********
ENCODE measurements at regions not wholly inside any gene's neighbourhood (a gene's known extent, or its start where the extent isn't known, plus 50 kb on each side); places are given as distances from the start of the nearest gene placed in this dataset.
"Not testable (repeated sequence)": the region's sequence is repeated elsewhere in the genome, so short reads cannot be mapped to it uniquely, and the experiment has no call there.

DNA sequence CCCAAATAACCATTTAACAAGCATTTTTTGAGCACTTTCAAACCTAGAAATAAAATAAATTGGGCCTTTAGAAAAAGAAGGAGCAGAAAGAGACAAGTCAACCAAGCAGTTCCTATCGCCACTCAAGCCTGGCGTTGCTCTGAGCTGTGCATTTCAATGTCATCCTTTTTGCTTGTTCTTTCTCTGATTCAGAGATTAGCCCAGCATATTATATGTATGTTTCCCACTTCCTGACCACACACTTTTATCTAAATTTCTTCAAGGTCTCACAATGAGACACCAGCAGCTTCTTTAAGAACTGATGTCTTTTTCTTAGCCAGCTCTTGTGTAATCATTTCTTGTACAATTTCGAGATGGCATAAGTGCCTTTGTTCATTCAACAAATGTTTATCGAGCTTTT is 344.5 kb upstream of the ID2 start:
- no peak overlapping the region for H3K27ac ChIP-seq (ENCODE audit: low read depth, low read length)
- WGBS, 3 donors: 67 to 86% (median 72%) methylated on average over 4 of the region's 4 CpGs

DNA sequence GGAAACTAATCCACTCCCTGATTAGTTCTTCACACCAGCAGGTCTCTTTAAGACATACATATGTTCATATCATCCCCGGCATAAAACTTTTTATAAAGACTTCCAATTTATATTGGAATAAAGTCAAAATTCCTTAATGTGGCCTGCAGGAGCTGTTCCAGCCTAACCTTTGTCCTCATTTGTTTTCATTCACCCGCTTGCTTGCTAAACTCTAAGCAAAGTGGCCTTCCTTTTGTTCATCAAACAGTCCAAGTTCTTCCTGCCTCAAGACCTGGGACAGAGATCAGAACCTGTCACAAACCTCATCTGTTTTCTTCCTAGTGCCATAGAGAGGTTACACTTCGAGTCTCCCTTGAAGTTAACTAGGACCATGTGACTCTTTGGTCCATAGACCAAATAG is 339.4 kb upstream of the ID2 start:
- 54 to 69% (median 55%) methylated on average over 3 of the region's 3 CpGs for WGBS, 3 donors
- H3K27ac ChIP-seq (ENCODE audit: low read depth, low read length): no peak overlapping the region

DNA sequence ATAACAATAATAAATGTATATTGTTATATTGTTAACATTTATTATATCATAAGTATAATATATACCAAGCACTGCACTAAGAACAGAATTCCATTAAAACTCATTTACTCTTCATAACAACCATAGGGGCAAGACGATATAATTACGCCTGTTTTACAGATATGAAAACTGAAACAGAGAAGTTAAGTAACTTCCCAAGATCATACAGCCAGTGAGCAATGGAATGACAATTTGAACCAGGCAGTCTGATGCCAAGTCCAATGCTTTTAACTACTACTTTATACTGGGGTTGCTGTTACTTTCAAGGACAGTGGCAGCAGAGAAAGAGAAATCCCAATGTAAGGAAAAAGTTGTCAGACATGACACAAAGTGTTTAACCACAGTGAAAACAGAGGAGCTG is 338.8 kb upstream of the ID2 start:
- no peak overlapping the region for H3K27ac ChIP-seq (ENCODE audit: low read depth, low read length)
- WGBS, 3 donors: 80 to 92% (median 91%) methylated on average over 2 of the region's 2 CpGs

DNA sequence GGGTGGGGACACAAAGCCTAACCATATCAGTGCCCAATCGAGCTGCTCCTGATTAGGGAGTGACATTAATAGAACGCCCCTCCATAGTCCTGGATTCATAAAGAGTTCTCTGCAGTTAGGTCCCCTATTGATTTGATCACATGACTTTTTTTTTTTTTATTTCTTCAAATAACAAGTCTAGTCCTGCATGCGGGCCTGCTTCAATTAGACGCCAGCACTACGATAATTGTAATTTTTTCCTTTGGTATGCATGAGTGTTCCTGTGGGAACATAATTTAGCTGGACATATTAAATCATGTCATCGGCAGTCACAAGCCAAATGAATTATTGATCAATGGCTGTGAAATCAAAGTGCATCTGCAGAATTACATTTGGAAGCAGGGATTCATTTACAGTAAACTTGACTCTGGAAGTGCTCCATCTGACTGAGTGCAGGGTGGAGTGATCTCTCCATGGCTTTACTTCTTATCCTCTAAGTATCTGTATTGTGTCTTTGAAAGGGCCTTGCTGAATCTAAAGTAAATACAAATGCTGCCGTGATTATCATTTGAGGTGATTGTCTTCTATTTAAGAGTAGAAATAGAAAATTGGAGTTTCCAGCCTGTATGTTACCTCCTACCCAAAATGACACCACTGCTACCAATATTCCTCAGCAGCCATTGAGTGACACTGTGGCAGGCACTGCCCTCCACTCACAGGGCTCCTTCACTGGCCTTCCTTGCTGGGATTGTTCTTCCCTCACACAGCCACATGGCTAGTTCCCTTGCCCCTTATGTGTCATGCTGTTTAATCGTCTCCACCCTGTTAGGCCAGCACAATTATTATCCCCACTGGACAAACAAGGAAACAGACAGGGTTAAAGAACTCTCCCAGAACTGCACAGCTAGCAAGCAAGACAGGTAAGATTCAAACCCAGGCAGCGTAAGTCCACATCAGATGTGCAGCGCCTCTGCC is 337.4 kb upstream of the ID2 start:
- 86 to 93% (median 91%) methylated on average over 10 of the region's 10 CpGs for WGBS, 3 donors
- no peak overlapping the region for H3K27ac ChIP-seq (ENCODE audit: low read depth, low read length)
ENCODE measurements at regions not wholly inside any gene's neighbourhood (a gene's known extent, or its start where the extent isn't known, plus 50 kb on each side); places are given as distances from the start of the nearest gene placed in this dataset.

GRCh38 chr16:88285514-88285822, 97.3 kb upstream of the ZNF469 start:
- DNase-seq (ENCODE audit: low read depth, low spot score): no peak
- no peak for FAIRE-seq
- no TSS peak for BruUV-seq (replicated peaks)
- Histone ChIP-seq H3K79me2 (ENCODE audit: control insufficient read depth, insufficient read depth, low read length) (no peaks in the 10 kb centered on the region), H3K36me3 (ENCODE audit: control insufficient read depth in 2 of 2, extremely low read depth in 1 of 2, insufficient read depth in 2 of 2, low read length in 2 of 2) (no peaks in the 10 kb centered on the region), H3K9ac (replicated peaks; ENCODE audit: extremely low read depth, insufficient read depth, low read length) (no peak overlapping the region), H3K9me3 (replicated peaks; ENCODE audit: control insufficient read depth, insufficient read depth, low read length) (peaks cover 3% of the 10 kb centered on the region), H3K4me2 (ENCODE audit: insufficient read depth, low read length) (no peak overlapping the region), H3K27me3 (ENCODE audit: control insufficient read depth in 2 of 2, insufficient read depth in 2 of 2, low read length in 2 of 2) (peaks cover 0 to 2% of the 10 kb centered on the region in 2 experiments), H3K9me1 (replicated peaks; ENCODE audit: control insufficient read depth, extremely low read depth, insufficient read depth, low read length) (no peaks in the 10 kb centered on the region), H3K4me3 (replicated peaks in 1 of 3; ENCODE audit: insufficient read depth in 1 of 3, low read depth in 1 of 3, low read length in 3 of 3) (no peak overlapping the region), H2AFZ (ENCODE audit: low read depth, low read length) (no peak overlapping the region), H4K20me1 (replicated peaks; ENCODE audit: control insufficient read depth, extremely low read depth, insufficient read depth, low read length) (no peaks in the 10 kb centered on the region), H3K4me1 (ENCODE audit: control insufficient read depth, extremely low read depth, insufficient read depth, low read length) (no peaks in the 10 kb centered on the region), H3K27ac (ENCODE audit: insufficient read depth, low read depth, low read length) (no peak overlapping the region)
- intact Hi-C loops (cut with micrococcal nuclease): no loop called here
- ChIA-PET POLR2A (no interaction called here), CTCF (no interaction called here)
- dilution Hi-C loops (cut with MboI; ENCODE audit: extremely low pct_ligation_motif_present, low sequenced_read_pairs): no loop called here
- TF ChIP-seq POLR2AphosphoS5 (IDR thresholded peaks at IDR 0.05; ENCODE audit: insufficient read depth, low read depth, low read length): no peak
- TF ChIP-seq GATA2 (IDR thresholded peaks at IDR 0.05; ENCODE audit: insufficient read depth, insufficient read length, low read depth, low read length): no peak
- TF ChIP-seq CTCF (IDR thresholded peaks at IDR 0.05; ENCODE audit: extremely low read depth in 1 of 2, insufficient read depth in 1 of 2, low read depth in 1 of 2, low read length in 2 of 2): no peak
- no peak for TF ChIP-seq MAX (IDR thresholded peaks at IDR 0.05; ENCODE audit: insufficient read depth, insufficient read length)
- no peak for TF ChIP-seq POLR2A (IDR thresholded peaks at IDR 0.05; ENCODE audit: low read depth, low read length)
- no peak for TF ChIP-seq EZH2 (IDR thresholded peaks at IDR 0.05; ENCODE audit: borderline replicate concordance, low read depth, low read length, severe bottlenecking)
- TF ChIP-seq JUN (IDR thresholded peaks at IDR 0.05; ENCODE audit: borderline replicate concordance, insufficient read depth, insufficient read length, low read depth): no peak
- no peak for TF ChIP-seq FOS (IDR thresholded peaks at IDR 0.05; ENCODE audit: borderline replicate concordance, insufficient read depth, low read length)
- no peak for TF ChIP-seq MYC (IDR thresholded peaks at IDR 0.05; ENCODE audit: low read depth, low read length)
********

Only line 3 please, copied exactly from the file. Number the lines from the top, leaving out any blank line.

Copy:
DNA sequence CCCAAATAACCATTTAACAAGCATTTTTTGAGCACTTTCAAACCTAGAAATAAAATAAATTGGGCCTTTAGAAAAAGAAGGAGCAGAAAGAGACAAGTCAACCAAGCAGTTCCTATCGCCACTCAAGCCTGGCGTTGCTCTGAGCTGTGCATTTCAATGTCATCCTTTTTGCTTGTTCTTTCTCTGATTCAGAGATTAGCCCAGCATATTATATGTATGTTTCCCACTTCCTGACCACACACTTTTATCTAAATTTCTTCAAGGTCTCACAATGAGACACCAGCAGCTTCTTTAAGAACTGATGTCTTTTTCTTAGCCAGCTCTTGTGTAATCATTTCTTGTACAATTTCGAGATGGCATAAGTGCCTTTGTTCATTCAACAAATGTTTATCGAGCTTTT is 344.5 kb upstream of the ID2 start: